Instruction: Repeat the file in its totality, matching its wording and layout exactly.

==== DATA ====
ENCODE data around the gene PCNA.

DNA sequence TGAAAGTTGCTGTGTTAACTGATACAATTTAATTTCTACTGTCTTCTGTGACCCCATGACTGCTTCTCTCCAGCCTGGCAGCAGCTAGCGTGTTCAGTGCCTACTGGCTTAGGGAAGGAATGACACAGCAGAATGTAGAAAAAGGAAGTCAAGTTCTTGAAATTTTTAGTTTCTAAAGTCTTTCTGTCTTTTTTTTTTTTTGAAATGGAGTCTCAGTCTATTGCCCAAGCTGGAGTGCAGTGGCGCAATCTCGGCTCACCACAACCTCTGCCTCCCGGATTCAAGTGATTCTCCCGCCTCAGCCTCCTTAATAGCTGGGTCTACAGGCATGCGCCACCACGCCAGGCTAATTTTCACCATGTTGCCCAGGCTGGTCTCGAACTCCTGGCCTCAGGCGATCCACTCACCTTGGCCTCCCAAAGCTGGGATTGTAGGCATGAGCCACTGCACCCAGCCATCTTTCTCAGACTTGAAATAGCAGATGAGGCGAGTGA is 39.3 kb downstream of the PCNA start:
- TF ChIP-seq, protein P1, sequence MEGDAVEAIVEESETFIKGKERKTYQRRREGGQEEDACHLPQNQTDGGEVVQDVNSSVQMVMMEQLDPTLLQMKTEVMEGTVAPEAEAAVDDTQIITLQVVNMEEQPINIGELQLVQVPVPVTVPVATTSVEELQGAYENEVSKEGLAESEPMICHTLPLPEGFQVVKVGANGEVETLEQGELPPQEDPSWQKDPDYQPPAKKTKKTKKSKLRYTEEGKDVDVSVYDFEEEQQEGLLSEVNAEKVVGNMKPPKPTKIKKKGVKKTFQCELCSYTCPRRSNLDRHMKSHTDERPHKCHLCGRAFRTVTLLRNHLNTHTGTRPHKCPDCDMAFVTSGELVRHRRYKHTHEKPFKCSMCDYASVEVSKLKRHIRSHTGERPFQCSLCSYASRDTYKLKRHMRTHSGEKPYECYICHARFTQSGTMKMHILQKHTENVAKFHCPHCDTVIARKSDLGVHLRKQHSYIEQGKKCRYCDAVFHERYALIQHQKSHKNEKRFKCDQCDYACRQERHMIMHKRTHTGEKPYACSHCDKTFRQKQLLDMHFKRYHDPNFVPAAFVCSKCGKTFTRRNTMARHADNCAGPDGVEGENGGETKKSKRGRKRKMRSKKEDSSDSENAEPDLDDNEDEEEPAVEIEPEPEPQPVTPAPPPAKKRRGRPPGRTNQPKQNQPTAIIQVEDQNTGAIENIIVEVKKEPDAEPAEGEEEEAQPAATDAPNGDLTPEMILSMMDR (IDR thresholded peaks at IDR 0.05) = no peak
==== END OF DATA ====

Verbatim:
ENCODE data around the gene PCNA.

DNA sequence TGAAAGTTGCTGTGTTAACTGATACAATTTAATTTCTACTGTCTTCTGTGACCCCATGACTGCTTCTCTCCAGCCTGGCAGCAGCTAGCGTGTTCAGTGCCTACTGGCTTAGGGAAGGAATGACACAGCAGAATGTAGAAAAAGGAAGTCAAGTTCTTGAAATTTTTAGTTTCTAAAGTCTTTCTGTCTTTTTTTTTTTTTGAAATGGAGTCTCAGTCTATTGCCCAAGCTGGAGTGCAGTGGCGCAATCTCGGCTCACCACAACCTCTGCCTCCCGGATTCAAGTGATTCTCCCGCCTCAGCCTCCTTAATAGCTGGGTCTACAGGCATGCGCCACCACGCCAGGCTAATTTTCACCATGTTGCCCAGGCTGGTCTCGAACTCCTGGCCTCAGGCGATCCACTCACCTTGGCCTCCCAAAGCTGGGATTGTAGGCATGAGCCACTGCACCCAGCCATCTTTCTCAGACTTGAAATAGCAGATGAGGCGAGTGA is 39.3 kb downstream of the PCNA start:
- TF ChIP-seq, protein P1, sequence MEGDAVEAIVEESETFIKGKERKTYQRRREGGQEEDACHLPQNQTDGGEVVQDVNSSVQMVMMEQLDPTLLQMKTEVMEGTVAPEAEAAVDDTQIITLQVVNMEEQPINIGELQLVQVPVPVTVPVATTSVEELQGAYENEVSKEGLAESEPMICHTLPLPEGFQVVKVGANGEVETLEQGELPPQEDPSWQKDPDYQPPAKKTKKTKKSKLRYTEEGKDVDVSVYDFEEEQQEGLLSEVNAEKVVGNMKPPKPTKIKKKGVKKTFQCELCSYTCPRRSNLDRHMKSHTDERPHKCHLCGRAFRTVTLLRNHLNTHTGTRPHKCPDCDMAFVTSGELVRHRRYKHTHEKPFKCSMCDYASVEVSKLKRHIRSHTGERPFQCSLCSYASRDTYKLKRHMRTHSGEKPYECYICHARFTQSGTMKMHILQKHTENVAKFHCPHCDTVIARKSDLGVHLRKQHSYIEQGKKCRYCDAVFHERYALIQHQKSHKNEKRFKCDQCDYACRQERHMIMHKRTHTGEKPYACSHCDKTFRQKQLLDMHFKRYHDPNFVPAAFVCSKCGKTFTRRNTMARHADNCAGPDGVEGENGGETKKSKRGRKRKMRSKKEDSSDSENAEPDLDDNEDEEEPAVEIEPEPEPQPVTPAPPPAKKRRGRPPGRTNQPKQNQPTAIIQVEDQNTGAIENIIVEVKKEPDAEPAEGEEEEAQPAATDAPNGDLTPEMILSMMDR (IDR thresholded peaks at IDR 0.05) = no peak